This is an excerpt from Book Nine in my OUTLANDER series of major novels, which I am working on now. I originally posted this as one of my Daily Lines on my Facebook page on November 15, 2015. Note that this excerpt may contain SPOILERS…
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William had been half-hoping that his inquiries for Lord John Grey would meet either with total ignorance, or with the news that his lordship had returned to England. No such luck, though. Sir Archibald Campbell’s clerk had been able to direct him at once to a house in Garden Street, and it was with thumping heart and a ball of lead in his stomach that he came down the steps of Campbell’s headquarters to meet Cinnamon, waiting in the street.
His anxiety was dispersed the next instant, though, as Sir Archibald himself came up the walk, two aides beside him. William’s impulse was to put his hat on, pull it over his face and scuttle past in hopes of being unrecognized. His pride, already raw, was having none of this, and instead, he marched straight down the walk, head high, and nodded regally to Sir Archibald as he passed.
"Good day to you, sir," he said. Campbell, who had been saying something to one of the aides, looked up absently, then halted abruptly, stiffening.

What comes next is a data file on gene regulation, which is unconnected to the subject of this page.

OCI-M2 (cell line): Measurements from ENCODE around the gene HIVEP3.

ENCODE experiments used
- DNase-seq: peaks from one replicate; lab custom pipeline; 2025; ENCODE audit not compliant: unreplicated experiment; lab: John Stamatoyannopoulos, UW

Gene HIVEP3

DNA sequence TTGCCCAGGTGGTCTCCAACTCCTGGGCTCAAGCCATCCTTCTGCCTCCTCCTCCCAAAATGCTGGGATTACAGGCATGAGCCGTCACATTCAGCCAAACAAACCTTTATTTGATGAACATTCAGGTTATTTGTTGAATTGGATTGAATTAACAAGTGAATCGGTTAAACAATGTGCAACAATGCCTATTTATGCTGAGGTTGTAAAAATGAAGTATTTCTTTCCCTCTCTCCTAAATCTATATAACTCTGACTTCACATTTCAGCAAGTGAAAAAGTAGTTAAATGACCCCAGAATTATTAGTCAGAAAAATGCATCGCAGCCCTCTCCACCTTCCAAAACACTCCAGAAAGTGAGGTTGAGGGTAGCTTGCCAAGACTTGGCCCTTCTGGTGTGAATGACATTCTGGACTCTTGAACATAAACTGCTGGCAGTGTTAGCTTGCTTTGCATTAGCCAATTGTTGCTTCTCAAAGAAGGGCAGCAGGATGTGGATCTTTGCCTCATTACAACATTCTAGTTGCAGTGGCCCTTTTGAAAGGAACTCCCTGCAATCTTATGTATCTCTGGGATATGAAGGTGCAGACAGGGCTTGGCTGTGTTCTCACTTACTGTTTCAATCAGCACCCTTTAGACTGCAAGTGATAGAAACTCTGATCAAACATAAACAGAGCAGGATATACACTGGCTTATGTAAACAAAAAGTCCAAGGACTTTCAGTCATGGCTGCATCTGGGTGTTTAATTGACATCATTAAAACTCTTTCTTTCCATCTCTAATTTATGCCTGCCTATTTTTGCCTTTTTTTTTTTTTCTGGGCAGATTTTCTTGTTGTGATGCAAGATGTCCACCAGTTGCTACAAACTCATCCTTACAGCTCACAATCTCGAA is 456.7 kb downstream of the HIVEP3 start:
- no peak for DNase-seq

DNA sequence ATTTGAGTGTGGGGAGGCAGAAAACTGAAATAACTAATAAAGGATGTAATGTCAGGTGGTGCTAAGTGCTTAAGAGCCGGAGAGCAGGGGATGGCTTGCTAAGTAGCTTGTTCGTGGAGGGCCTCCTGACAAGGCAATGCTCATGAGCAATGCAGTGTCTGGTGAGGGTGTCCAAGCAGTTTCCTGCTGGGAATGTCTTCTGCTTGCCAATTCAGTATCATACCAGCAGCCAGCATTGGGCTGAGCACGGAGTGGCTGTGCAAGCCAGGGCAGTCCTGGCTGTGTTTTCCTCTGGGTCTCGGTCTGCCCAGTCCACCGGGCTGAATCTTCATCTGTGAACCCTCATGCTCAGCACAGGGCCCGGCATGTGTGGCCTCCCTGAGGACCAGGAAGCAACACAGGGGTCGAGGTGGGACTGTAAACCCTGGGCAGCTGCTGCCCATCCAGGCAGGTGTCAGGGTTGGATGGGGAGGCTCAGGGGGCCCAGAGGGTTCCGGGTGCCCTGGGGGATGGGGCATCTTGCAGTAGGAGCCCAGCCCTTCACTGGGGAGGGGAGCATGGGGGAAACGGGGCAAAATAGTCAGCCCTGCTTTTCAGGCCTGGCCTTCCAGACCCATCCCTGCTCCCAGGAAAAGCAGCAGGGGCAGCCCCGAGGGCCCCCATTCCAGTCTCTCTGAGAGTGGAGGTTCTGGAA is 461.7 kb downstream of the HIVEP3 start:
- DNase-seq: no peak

"What the devil are you doing here?" he said, broad face darkening like a seared chop.
"My business, sir, is none of your concern," William said politely, and made to pass.
"Coward," Campbell said contemptuously behind him. "Coward and whore-monger. Get out of my sight before I have you arrested."
William’s logical mind was telling him that it was Campbell’s relations with Uncle Hal that lay behind this insult and he ought not to take it personally. He must walk straight on as though he hadn’t heard.
He turned, gravel grinding under his heel, and only the fact that the expression on his face made Sir Archibald go white and leap backward allowed John Cinnamon time to take three huge strides and grab William’s arms from behind.
"[Come on, you idiot — French]," he hissed in William’s ear. "Vite!" Cinnamon outweighed William by forty pounds, and he got his way—though in fact, William didn’t fight him. He didn’t turn round, though, but backed—under Cinnamon’s compulsion—slowly toward the gate, burning eyes fixed on Campbell’s mottled countenance.
"What’s wrong with you, gonze?" Cinnamon inquired, once they were safely out the gate and out of sight of the clapboard mansion. The simple curiosity in his voice calmed William a little, and he wiped a hand hard down his face before replying.
"Sorry," he said, and drew breath. "That—he—that man is responsible for the death of a—a young lady. That I knew."
"Merde," Cinnamon said, turning to glare back at the house. "Jane?"
"Wh—how—where did you get that name?" William demanded. The lead in his belly had caught fire and melted, leaving a seared hollow behind. He could still see her hands, long-fingered and white, as he’d laid them on her breast—crossed, the torn wrists neatly bound in black.
"You say it in your sleep sometimes," Cinnamon said with an apologetic shrug.